Artificial intelligence (AI) and rewilding are two disruptive forces set to revolutionise their respective sectors: rewilding, the world of conservation; and AI, the world. While these two spheres may seem entirely distinct, AI and rewilding are far more interconnected than it would appear. Not only can they be used in conjunction to improve one another, but—when all is said and done—both AI and rewilding hold that everything works better when humans are simply not involved.
AI promises profits, but rewilding offers value of a different kind
AI is the tech buzzword of the decade and refers to software-based systems that use data inputs to make decisions on their own. A GlobalData tech sentiment poll found that 70% of respondents expect AI to disrupt their industry—so it is clear why the sector is projected to be worth $909bn by 2030.
On the seemingly opposite side of the business world, rewilding is an approach to nature restoration that aims to restore and protect ecosystems, promote biodiversity, and reintroduce native species. Successful examples include the reintroduction of wolves to Yellowstone National Park (which eventually caused the rivers to change course), and the Knepp project in Sussex, UK. At Knepp, 3,500 acres of land have been returned from intensive agriculture to their original woodland state, and rare animals like Tamworth pigs and white storks are flourishing.
While rewilding does not have the same financial promise as AI, interest in it is increasing rapidly. COP28 will likely feature discussions of rewilding as an approach to fighting climate change.
Despite material discrepancies, AI and rewilding are unexpectedly connected
AI and rewilding can both be implemented to support the development of the other. AI can be used to optimise rewilding strategies. In Zambia’s Kafue National Park, AI is being used to implement a 19km digital fence to stop poachers from entering the park. In the future, AI could be used in a gamified world, where the object will be to save as many species as possible from extinction. After a few rounds, the game’s data can be applied to real-world data and be implemented effectively.
Conversely, committing to rewilding could also help with the development of AI. As more habitats are rewilded, more data will be available for AI systems to learn about how natural processes occur without the influence of humans.
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Rewilding and AI are not only about mutual support but also how they counteract each other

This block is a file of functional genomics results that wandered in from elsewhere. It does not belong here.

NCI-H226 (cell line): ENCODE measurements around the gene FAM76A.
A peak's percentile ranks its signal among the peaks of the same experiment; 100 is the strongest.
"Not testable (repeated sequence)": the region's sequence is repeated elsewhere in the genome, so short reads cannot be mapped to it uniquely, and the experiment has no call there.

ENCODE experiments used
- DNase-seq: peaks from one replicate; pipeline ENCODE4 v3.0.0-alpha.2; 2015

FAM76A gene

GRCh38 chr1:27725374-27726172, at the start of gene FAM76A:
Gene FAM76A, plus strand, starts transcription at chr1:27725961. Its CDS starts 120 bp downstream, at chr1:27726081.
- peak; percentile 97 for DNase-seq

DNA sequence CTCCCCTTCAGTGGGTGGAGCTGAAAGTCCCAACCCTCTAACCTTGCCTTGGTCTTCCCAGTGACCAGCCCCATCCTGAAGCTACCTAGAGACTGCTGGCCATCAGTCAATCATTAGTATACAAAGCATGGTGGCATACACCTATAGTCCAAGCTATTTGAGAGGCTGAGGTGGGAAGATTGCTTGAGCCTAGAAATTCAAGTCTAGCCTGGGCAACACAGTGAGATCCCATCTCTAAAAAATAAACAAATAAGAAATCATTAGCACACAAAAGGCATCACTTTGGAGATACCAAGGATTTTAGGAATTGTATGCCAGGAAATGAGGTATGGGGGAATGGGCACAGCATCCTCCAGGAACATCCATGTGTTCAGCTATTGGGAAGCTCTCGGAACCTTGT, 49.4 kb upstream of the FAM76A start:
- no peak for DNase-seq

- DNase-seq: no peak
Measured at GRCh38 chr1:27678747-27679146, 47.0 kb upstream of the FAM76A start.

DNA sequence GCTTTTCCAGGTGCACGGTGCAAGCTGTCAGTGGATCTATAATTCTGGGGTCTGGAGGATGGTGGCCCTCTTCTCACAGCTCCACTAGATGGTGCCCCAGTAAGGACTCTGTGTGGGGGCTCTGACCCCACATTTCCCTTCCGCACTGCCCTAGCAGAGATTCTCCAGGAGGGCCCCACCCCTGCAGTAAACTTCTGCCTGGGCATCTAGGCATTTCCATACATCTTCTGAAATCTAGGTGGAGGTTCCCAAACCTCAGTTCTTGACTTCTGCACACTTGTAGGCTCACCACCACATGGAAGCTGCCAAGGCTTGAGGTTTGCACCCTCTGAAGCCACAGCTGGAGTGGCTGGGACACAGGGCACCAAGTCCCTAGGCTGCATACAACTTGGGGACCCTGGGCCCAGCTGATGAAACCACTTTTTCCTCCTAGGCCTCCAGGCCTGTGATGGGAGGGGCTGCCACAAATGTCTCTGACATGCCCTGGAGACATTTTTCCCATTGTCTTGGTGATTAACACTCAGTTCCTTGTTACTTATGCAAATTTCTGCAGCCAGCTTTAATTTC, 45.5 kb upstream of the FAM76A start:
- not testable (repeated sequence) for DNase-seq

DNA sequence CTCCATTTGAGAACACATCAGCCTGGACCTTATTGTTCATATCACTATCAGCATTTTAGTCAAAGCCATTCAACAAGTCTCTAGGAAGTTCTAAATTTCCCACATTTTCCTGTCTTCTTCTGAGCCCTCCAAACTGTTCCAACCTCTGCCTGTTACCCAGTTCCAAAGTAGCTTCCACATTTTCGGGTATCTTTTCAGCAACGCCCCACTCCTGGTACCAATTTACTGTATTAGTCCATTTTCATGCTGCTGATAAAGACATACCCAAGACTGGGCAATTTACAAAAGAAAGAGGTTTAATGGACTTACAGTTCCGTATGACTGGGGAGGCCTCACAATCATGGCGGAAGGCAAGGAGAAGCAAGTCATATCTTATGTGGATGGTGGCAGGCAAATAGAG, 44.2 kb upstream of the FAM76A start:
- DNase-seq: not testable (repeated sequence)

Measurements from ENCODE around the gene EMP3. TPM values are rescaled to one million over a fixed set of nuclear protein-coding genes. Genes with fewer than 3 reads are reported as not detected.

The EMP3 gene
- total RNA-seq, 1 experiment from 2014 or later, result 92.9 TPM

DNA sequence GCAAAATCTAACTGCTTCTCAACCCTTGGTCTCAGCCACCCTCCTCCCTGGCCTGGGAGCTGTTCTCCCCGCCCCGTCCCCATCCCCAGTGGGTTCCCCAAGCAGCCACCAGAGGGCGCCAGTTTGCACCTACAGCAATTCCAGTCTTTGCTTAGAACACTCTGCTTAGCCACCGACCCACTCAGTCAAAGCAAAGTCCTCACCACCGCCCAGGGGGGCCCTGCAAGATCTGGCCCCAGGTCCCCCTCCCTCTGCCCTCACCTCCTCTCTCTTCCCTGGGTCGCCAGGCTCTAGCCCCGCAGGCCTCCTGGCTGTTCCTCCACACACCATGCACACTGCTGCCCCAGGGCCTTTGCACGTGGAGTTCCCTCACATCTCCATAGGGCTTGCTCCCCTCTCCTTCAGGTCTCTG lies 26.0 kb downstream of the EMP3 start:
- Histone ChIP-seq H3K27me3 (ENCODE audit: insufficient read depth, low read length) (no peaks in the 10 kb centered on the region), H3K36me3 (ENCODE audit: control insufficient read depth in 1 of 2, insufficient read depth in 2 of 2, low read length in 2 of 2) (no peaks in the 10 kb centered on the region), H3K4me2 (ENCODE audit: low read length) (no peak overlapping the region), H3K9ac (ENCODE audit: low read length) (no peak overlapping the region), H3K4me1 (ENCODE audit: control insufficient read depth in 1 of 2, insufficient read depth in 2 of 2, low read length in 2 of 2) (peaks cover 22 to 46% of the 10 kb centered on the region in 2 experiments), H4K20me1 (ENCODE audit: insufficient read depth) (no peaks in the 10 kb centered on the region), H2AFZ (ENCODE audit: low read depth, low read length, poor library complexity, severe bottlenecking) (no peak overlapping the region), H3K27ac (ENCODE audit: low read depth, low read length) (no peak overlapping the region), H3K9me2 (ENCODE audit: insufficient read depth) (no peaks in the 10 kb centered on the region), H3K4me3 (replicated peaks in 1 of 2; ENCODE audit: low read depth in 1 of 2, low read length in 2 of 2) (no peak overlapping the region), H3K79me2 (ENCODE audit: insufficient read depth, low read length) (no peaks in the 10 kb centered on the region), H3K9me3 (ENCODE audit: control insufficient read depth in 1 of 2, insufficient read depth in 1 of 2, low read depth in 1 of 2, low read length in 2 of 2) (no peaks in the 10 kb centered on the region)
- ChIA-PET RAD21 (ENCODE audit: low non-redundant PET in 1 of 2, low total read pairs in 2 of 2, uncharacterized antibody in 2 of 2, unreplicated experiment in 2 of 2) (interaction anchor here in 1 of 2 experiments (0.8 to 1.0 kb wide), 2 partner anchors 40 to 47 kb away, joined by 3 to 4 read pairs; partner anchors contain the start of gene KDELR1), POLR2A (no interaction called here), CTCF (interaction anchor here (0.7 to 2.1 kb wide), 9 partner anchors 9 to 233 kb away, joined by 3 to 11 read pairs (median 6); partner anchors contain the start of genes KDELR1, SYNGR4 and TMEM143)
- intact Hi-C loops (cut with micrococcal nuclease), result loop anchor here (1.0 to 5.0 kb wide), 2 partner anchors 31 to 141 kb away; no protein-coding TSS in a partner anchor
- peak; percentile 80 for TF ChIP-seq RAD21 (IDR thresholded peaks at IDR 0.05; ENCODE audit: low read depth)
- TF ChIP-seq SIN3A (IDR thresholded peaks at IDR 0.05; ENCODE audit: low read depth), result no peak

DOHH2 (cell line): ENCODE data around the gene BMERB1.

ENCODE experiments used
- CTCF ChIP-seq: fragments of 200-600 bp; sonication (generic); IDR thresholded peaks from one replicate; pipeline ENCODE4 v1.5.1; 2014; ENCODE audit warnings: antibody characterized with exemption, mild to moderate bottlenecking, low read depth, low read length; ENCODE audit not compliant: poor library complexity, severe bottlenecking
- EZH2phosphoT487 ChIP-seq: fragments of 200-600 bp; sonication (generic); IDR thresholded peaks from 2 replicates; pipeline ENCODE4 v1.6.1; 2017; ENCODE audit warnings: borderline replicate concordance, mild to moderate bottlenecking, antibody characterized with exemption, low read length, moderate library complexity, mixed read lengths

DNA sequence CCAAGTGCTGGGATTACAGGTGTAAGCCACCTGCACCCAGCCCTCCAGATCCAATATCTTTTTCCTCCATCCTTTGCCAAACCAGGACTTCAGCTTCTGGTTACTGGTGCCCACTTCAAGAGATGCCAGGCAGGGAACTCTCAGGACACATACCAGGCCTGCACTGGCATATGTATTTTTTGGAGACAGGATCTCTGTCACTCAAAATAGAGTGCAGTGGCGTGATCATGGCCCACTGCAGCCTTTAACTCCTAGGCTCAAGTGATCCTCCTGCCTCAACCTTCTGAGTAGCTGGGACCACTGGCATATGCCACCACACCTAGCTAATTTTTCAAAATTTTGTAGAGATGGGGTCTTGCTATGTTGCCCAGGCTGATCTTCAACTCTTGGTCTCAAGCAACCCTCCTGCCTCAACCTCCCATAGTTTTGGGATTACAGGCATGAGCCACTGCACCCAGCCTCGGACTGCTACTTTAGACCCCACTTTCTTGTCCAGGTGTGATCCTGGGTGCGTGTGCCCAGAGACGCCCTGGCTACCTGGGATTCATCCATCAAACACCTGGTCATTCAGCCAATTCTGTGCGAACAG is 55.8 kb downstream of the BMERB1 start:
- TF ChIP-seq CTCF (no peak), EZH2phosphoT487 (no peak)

Rewilding involves the regeneration of carbon sinks such as peat bogs, which support efforts towards decarbonisation. This will help to counteract the emissions produced by the massive data centres that the widespread adoption of AI will necessitate. Similarly, there are ethical issues with the way that AI is making the human experience of the internet significantly more stressful—especially on social media. Rewilding will help with this, as restored landscapes and habitats have serious and provable benefits for our health and wellbeing, with doctors even prescribing time in nature.
One criticism of rewilding, however, is that it reduces the land available for traditional agricultural practices, such as growing large monocultural fields of wheat. This has the potential to hamper food security. But, with the help of AI, governments could strategise to maximise food production within a smaller land area, and potentially optimise the food harvested from rewilded lands.
The peak of human development will make humanity obsolete
AI and rewilding are rooted in the same core concept that the best course of action (for efficiency in the workplace or the health of the planet) is for humans to simply butt out.
AI can complete the work of numerous people in a fraction of the time, for a fraction of the cost. Rewilding can support decarbonisation and bring species back from the brink of extinction by reversing millennia of human influence. In both cases, the solutions we have found for humanity’s problems involve our own self-inflicted obsolescence. This is precisely why both AI and rewilding have faced serious pushback from the public. Their simultaneous adoption will signal the end of an era led by humanity, arguably the end of the Anthropocene.